October 1917: The greatest revolutionary experience of the working class

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Ninety years ago one of the most important events in the entire history of humanity took place.

While the first world war ravaged most of the advanced countries, destroyed entire generations and devoured centuries of civilisation's progress, the Russian proletariat gave a dramatic new life to the hopes of tens of thousands of human beings who were oppressed by exploitation and barbarous war.

The imperialist butchery marked the fact that the capitalist system had had its day, that it had ceased to provide the conditions for the development of civilisation as it had done in the past against the feudal system. On the contrary, it had become the main hindrance to any further development of civilisation and had become a threat to it. The revolution of October 1917 demonstrated that the proletariat was the class able to overthrow capitalist domination and able to take control of managing the planet in order to move towards a society free of exploitation and war.

Every sector of the dominant class and its political apparatus will celebrate this anniversary in its own way and in accordance with the tendency to which it belongs.

Some will try to ensure that it is mentioned as little as possible by resorting to "scoops" on every "dramatic" subject under the sun, such as the drama of little Maddie McCann, the rugby world cup or the future of the monarchy in Spain.

Others will talk about it but only to repeat once more what has been asserted ad nauseam since the collapse of the USSR and its bloc: that Stalinism is the legitimate child of the revolution, any attempt by the exploited to free themselves of their chains can only lead to terror and mass murder.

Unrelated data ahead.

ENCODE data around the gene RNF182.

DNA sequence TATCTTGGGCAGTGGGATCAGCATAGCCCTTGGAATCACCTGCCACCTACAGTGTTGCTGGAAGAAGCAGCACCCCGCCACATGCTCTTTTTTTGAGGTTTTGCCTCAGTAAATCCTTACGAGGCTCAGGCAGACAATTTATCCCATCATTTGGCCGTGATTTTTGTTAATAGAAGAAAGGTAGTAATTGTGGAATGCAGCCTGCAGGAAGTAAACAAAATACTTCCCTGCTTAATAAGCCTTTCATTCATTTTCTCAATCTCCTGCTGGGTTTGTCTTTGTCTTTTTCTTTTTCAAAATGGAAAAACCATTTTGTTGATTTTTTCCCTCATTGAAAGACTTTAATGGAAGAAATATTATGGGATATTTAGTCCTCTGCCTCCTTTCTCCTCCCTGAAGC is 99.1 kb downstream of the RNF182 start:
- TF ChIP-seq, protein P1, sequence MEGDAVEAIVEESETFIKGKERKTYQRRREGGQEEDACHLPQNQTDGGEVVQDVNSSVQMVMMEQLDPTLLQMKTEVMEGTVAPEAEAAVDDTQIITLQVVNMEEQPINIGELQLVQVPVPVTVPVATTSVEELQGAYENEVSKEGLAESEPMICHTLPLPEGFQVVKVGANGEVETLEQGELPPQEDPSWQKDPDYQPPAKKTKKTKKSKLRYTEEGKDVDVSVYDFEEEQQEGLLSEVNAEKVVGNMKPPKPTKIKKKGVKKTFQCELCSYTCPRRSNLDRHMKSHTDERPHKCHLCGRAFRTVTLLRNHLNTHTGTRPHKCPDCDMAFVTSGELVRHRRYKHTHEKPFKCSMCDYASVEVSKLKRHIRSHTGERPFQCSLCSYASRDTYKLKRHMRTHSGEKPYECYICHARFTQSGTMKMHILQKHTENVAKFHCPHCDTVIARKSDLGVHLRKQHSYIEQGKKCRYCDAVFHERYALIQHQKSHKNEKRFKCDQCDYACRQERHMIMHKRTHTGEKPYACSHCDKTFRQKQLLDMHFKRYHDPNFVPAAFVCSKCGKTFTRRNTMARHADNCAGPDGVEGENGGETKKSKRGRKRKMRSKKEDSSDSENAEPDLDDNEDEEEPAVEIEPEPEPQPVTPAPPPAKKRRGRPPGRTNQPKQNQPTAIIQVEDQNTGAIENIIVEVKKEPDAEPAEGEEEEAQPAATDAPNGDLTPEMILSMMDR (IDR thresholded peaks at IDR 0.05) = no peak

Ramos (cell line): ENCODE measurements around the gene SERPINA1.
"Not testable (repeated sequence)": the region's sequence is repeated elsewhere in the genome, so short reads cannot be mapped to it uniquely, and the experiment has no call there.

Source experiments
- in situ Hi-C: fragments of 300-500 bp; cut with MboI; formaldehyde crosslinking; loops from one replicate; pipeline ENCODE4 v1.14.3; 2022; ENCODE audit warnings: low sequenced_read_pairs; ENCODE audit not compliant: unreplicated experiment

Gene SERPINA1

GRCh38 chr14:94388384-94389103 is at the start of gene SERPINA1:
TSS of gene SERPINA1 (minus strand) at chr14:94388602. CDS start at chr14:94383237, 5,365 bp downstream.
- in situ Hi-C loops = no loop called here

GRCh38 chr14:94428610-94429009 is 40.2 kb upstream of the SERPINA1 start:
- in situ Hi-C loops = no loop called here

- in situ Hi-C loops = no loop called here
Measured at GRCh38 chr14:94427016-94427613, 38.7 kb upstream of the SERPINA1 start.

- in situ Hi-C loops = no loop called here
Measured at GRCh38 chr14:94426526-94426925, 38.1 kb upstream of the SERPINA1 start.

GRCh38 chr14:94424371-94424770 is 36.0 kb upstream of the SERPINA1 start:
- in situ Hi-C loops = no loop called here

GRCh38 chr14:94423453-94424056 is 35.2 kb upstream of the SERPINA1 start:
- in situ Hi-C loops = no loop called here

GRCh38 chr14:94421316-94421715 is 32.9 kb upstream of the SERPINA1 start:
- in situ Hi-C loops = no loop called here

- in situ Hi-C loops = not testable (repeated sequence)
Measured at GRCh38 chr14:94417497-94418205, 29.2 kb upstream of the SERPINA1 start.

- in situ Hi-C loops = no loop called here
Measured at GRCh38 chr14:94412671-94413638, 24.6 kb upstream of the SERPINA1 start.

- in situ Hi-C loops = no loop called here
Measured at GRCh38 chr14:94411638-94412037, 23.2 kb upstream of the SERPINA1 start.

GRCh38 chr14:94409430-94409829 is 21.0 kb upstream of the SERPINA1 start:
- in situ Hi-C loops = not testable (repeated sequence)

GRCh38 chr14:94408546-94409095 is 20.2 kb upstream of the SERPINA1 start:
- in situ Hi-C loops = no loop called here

Others however will eulogise the workers' insurrection of 1917 and praise Lenin and the Bolsheviks who led it. However they will end up agreeing that today the revolution is either unnecessary or else impossible.

It is up to revolutionaries to combat all the lies that the defenders of the capitalist order disseminate unceasingly in order to divert the working class from its revolutionary perspective. This is why we are publishing the two articles below.

The main aim of the first one is to show that the revolution is not just a pious wish, that it is not only necessary but also possible and realisable.

The second takes up one of the biggest lies in history: the idea that the society that existed in the USSR was a "socialist" society because it had abolished individual ownership of the means of production. This is a lie that was shared by all those parties that had an interest in doing so; the classical sectors of the "democratic" bourgeoisie as well as Stalinism, it was also supported by Trotskyism, a political current that nevertheless presents itself as "revolutionary", "communist" and "anti-Stalinist".

This article first appeared in 1946 in the review Internationalisme which was produced by the French Communist Left group, the ancestor of the ICC and it was re-produced in International Review n° 61 in Spring 1990. It is not easy to read and that is why we have written the introduction published here.[1] We have added several notes to the 1946 article where it makes reference to events or organisations that are not generally known among the new generations that are now, 60 years later, embarking upon communist reflection. Obviously the ICC has devoted many other texts to an event as important as the 1917 revolution and we hope that the two articles published here will encourage our readers to look at these texts.[2]


[1]. This presentation is signed MC, i.e our comrade who died at the end of that year. It's the last article he wrote for our Review but it expresses the vigour of his thought, which he held onto till the end. The fact that this comrade had been the main animator the GCF, had himself lived through the 1917 revolution in Russia, in his home town of Kichinev, gives this document a particular value at a time when we are commemorating the 90th anniversary of this revolution (On MC, see our article "Marc" in International Review n° 65 and 66).


[2]. See in particular our pamphlet October 1917, start of the world revolution, and the articles published in International Review n° 12,13, 51, 71, 72, 89, 90 and 91.


History of the workers' movement: